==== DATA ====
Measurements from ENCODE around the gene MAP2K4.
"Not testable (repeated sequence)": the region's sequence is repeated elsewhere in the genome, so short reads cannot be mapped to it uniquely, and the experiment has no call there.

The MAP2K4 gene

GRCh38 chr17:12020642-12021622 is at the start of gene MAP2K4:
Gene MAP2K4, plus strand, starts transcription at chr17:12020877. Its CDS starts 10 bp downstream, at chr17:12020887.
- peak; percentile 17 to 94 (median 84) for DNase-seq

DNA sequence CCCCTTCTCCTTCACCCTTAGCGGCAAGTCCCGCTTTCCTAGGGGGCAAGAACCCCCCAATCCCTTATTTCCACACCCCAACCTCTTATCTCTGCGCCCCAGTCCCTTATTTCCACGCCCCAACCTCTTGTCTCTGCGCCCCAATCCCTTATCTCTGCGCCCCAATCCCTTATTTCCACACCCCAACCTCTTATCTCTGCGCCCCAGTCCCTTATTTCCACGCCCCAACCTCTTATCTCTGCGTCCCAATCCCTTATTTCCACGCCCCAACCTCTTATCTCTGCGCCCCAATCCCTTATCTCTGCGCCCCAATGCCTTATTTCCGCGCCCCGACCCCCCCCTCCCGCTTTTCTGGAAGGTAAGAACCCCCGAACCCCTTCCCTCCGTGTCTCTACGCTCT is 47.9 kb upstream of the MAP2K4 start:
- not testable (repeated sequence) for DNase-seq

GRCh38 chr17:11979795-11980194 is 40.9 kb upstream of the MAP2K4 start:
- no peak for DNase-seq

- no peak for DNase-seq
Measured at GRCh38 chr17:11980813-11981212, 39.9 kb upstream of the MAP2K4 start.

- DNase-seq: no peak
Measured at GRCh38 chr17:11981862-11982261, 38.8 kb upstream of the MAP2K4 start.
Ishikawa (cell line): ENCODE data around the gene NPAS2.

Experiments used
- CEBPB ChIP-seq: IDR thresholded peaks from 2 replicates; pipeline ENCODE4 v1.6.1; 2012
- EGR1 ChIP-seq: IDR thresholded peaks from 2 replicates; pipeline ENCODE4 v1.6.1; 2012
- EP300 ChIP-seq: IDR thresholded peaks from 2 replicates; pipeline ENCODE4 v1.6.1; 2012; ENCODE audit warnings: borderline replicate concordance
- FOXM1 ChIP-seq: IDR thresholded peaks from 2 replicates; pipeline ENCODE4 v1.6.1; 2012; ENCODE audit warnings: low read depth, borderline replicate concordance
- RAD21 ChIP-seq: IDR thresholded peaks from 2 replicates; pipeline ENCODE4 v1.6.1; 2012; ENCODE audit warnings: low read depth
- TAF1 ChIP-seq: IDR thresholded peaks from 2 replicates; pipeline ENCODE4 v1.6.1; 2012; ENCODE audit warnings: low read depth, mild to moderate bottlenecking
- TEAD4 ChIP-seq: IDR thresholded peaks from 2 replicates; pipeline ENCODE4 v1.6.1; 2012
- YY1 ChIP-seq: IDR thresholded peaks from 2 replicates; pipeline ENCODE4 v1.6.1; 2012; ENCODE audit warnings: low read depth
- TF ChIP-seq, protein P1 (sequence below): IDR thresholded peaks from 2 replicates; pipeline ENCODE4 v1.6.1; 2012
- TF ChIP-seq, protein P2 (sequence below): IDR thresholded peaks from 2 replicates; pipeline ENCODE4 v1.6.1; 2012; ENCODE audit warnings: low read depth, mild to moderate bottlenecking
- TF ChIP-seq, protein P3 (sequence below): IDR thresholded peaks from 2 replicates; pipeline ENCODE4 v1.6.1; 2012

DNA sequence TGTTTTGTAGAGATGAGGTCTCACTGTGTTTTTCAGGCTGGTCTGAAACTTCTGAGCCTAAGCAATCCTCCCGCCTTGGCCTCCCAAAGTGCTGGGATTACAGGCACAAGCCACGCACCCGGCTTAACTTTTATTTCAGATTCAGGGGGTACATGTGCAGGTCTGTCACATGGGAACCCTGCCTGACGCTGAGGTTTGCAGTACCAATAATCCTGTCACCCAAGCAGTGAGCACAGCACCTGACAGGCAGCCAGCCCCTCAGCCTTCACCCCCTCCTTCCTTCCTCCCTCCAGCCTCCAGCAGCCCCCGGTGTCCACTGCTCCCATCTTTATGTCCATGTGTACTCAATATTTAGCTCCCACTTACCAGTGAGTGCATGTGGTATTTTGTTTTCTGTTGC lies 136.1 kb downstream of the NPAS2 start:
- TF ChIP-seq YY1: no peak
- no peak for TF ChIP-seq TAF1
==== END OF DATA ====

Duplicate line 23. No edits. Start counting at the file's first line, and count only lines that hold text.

- TEAD4 ChIP-seq: IDR thresholded peaks from 2 replicates; pipeline ENCODE4 v1.6.1; 2012